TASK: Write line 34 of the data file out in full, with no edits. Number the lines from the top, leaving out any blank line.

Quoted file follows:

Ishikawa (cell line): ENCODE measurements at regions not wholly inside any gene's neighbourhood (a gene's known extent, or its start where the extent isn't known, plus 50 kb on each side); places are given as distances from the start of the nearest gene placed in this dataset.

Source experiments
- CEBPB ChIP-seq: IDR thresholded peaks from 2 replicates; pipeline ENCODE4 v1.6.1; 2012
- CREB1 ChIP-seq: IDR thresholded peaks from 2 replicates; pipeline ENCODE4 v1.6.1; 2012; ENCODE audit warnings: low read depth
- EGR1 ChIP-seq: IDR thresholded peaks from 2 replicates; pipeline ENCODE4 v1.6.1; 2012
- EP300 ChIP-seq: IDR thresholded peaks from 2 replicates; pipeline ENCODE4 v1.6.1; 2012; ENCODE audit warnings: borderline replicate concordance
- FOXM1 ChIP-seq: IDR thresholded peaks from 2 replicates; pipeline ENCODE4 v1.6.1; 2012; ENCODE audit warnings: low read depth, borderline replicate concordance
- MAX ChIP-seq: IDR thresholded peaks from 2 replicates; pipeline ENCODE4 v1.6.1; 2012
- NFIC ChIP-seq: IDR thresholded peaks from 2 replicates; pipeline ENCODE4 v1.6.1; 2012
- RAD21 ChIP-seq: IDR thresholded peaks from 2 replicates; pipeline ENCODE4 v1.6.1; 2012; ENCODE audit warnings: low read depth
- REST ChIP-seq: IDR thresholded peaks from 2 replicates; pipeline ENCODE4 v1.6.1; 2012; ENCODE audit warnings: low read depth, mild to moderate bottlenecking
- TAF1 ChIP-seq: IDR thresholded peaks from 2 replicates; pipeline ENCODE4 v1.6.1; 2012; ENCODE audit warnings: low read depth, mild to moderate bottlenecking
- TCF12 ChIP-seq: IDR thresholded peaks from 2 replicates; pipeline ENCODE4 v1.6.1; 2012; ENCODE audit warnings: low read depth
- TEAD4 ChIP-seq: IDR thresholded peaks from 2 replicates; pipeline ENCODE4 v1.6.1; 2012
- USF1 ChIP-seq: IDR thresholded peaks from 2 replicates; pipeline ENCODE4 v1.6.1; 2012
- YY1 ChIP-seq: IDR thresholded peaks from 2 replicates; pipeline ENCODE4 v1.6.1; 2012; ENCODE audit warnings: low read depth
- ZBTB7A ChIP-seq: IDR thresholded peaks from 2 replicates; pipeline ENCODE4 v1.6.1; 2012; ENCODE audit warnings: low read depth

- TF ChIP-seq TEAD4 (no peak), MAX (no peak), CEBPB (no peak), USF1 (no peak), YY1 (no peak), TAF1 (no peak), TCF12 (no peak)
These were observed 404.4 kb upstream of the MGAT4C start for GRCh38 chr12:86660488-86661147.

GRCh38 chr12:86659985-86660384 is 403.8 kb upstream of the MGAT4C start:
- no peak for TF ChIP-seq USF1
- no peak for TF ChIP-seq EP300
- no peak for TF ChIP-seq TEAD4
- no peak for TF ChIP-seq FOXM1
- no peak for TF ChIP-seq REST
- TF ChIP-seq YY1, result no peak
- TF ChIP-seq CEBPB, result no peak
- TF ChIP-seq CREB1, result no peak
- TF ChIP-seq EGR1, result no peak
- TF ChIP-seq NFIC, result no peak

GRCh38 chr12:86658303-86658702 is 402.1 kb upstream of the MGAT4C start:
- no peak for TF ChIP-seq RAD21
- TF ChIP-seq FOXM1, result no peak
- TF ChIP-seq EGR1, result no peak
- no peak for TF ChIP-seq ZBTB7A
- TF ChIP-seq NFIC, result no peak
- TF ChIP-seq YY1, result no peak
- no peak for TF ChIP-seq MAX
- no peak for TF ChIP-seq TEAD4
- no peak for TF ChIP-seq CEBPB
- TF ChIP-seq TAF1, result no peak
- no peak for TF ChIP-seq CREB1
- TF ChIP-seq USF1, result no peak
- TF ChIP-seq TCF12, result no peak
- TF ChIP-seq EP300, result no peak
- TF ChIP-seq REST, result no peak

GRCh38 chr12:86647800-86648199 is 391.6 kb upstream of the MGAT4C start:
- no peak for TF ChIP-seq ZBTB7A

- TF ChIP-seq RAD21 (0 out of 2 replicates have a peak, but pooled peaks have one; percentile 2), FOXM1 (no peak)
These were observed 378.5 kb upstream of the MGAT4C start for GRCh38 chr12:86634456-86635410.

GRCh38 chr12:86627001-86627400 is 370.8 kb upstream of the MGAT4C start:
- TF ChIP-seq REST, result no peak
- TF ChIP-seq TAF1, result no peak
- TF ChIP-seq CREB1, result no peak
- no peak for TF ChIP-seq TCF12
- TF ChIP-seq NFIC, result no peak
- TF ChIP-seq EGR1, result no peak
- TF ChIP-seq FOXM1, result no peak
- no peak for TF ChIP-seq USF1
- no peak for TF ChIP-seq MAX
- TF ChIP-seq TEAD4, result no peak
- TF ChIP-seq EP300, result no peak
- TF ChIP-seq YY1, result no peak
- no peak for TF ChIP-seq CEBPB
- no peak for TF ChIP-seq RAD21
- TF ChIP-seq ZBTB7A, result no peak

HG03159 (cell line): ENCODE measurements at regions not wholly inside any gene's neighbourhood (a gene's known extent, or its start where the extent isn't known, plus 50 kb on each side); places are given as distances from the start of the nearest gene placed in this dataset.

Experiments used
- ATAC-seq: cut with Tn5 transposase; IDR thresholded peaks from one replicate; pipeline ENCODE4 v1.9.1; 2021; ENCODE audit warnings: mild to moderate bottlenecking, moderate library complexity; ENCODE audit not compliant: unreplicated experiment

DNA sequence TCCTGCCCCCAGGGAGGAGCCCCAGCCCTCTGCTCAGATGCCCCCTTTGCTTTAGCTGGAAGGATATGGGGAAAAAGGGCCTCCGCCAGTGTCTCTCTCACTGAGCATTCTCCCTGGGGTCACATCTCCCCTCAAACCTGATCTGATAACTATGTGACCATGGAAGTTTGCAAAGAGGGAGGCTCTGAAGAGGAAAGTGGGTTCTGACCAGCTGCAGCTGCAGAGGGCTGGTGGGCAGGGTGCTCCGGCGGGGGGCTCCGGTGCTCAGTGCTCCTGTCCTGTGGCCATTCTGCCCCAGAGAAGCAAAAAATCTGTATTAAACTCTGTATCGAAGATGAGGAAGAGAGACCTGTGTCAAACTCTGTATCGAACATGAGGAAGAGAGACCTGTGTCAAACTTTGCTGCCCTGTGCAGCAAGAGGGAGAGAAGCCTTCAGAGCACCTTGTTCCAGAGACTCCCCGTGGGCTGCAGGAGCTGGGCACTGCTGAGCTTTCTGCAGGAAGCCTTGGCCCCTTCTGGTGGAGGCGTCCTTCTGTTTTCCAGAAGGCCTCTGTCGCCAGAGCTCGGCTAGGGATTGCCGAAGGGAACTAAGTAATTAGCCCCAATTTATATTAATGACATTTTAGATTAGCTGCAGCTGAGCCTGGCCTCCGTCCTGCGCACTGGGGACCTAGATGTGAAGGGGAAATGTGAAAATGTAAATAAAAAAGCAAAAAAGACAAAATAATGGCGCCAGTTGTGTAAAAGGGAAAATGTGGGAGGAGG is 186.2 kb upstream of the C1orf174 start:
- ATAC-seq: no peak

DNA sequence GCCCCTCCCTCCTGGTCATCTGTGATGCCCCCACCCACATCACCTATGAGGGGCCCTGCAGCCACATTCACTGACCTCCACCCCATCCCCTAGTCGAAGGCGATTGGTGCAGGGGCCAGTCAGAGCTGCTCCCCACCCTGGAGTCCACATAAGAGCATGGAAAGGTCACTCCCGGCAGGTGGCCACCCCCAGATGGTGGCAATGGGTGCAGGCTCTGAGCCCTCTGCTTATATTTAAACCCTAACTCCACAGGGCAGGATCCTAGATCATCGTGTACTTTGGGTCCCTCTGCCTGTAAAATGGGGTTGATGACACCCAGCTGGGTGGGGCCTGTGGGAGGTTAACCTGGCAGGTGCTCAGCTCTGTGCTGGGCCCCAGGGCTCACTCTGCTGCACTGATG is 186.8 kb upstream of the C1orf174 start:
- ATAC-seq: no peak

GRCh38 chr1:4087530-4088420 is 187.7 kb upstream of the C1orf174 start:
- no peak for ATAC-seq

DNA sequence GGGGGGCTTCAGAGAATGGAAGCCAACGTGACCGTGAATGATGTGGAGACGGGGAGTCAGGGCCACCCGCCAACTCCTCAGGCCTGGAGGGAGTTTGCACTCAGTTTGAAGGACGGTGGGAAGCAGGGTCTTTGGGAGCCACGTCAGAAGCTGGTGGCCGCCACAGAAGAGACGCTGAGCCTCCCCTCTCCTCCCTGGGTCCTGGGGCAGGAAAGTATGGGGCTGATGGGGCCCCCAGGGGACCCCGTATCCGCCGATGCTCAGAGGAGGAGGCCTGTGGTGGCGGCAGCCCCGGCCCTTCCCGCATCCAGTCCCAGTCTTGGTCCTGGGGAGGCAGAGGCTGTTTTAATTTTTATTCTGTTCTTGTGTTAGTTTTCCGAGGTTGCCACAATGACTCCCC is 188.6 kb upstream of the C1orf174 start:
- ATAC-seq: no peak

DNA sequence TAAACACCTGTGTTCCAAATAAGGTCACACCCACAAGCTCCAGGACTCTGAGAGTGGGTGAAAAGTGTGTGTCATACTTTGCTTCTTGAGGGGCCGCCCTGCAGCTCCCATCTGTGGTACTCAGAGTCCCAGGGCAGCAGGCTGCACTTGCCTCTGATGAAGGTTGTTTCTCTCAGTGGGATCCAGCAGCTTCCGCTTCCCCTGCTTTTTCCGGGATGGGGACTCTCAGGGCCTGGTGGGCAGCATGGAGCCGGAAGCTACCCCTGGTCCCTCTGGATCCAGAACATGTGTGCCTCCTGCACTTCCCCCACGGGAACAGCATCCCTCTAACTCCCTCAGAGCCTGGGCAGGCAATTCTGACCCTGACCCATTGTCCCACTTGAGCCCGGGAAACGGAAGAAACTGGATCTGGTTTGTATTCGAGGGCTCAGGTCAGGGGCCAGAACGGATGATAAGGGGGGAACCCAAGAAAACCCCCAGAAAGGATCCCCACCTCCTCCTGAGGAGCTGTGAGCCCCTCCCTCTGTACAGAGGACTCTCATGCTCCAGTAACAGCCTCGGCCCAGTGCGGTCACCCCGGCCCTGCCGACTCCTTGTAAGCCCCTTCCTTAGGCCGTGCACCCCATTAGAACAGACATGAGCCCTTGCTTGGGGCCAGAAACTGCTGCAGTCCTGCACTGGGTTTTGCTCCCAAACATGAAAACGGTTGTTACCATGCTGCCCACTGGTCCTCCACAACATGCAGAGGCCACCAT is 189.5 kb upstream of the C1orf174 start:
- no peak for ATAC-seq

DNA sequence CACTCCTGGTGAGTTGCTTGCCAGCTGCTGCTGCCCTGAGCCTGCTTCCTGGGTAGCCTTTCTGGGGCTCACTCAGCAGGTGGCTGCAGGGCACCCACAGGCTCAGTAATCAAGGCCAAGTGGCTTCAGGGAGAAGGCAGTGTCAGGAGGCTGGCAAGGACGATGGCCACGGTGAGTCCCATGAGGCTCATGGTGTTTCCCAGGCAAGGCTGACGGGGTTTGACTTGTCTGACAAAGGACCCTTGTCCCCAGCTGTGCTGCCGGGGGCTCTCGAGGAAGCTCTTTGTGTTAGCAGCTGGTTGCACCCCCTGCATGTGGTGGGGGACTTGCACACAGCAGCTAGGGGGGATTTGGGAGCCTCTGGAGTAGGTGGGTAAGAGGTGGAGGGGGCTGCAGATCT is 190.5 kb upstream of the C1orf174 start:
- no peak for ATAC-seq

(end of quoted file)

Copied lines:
- TF ChIP-seq EGR1, result no peak